By Anders Geertsen
I recently wrote about the stock market and ETFs. At the time of the first post (3/23) the S&P was around 750, and I recommended that the long term investor get back in the market. At the time of the second post (4/6) the market was at 820, having surged almost 10% in a matter of only two weeks. My comment on the market back then was: “At this level, I think the market is still relatively a good value”.
Now the market is up even more. Currently the S&P is at 870. That means it is up about 30% from its bear market low of 670 on March 9. Quite a rally and the question is:
Is this sustainable?
You can’t get a straight answer to this question from anyone. Some people will tell you to get out and others will tell you that we are in the early phases of a major bull run. What this illustrates is how hard it is for the average investor to “beat the market” and time when to get in and out of stocks.
Many active money managers will claim they have superior skills and magic crystal balls that tell them when to buy and sell. But the fact is most of these managers underperform the market in the long run. So as a general rule I recommend the average investor to stay away from active money managers and mutual funds which are expensive and provide little real value.
For those who like to study the market in a historical perspective, one of the most prominent valuation tools is the so-called 10-year Shiller P/E, named for Professor Robert Shiller at Yale. This measure smoothes out the earnings cycle over a 10-year period and this way avoids the bumps that the 12-month trailing or forward P/E has. The 10-year Shiller P/E is around 60 on S&P operating earnings.
So with the market at 870, you have a P/E of 14.5 That is a quite reasonable number; in fact it is slightly under the 200-year average of 16.
Historically, for those who invested at times when the Shiller P/E is below 16 the returns have been good. Professor Shiller ran the numbers and in this respect “good” means a 7-10% yearly return, which is what you can probably expect in the long run.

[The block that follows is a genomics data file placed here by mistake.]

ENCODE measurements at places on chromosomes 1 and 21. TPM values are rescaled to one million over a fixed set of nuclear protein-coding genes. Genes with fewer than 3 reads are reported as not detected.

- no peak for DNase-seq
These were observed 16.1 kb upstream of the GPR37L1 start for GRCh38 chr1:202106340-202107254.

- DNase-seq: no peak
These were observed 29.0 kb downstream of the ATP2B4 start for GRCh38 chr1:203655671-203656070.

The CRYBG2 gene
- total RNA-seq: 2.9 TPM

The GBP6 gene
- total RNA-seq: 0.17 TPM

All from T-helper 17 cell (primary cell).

Some investors sold out in a panic around the beginning of March as the market tanked. Those people are now sitting on heavy losses and on top of that have missed a 30% market rally. The lesson is age old and yet investors keep missing it: Do not let the market’s mood swings dictate your investment strategy!
The market is like an irrational drunk who stumbles along in the alley trying to get home from the pub. He will make wild swings back and forth but he will eventually get home. Keep that in mind as you grow your own investments!
If you put money in the market at regular intervals (so-called “dollar cost averaging”) and stay properly diversified (by using ETFs) and stay away from expensive active managers and mutual funds who promise to “beat the market” you are well on your way to a sensible investment strategy.
This brings us back to the initial question: What to do with the rally? I can tell you what I have done. Mostly, I have done nothing. I simply do not believe I have superior market timing skills so I am not going to bet my portfolio on that assumption.
As you know, I recommend the average investor (with a million or less in liquid assets) use low cost ETFs to diversify. For those who like to speculate in individual stocks I recommend you limit this to a very small part of your portfolio. I have a small portion set aside myself for individual trades and here I have sold a little bit.
I had one stock which I thought was getting thrown out with the bathwater during the mayhem in the beginning of March. Whether due to luck or skill (probably luck), this stock has now quintupled and I sold it all. But it only represents about 5% of my portfolio and that is the only trade I have made.
I sold the particular stock because it is a financial stock and I am still uncomfortable with the health of the US and European financial sector. I also think the housing market has another nasty leg down (more on that in my next article) and banks will suffer in that scenario. In the rest of my portfolio I stick to ETFs which are low cost, diversified and let me sleep at night.
Overall I keep buying a diversified basket of stocks in my 401(k). Every month I max out the contribution to get the tax deduction and employer contribution. This is money that I won’t touch the next 20-30 years and with the market at a current P/E of 14.5 I am confident it will provide a nice return. This is my way of staying disciplined and following the three rules:
Use dollar cost averaging (add a fixed amount every month or so).
Diversify by using low cost ETFs.
If you look at valuations, use the Shiller 10-year P/E and buy when below trend.